Haubitz+Zoche Frames India’s Iconic Movie Theaters—and Absents Them

Haubitz+Zoche, "Saptagiri Theatre, Hyderabad, Telangana," from Hybrid Modernism, 2014.

The brightly-colored Theatre Annamalai in Madurai, a temple town in Tamil Nadu, looks like the inside of a candy shop. Set against the pale pink paint on the building, the pilasters are orange, complemented by sunshine yellow and a deep blue that borders the cornice. The building is almost art deco, but not quite. This image is part of the German artist duo Haubitz+Zoche’s Hybrid Modernism (2014), a series of photographs of single-screen movie theaters in southern India. Cauvery Mahal, the last remaining in my hometown, shut down earlier this year, hastened to its fate by the pandemic. I found myself revisiting Stefanie Zoche and the late Sabine Haubitz’s photos, taken during three trips to India between 2010 and 2014. To me, they function as talismans.

Moving back in mid-2020 to Madikeri was always going to be tinged with a sense of unnameable loss. The closure of Cauvery Mahal, an institution I knew and had visited all my life, seemed to symbolize all that was now different. It will likely be converted into a shopping complex or a car dealership. Living in a town that now has no public site for cultural dissemination (no cinema, nary a bookshop) means that encountering Hybrid Modernism as a digital album doesn’t just inspire nostalgia, but also presents an opportunity to acknowledge local aesthetics and reflect on the place these single-screen theaters hold in the cultural landscape of India.

Haubitz+Zoche, “New Theatres, Thiruvananthapuram, Kerala,” from Hybrid Modernism, 2014.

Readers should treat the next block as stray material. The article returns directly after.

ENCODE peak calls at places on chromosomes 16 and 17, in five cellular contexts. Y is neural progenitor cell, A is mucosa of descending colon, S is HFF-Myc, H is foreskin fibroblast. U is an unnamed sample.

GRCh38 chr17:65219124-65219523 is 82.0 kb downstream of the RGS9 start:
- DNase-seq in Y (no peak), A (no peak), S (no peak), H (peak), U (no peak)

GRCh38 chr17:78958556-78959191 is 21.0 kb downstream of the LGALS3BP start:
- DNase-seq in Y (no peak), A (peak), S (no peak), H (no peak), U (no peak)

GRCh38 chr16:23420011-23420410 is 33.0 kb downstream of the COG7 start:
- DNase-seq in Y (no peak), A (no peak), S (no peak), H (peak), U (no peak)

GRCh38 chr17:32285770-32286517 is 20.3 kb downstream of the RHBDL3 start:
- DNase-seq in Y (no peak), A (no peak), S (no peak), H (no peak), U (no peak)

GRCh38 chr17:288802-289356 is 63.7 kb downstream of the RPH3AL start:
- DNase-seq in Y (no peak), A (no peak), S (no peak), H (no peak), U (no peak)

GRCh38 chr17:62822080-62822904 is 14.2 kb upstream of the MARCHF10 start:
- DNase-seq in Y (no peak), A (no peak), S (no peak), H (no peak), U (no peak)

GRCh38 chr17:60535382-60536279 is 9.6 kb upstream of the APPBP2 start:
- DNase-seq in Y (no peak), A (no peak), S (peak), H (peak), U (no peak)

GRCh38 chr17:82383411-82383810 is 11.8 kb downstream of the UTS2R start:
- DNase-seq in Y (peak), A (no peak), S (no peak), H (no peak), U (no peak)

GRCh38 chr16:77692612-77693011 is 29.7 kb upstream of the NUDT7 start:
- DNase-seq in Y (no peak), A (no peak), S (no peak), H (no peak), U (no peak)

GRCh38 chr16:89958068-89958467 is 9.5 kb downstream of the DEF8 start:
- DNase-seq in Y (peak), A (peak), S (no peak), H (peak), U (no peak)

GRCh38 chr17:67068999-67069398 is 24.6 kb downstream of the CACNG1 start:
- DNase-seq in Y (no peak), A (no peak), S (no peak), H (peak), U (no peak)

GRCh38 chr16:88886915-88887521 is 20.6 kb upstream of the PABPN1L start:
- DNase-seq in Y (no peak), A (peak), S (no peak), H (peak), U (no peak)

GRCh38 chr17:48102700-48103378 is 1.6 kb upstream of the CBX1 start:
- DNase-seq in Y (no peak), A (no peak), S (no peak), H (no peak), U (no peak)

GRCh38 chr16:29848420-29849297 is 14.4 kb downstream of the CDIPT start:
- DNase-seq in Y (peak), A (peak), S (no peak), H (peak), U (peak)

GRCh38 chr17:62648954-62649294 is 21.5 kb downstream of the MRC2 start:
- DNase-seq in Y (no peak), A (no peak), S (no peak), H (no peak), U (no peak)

When viewed sequentially, the photos in Hybrid Modernism instantly make the uniqueness of each building apparent. Highly individualistic and reflective of the ideas and ambitions of the owners, engineers, and even masons, the architecture cannot be pinned down to any one style. Terming it “modernism” and calling these buildings a “hybrid” is perhaps more for convenience in naming. For instance, Pankaj theater inAlappuzha, Kerala uses a large chunk of cement for its capital, reminiscent of Constructivist architecture of the 1920s and 1930s; whereas several others, like Hyderabad’s Saptagiri and Bengaluru’s Tribhuvan highlight grand decorative elements like curvilinear facades, tropical waves and flamboyant reeding. Almost all of them sport imposing entrance canopies. Columns and geometrical elements populate those like Nataraj in Bengaluru , cylindrical corniches another popular addition to theaters like Tharangam and Jairam in Kerala and Tamil Nadu, respectively. Art Deco, Modernism, influences from the Eastern Bloc, Le Corbusier’s and Louis Kahn’s designs in the then newly-independent India of the 1950s, and several other undefinable ideas of local aesthetics informed their construction. The finished, hybridized buildings were a sharp departure from the Palladian and imperialist architecture that marked the construction of Lutyens’ Delhi and colonial buildings across the country.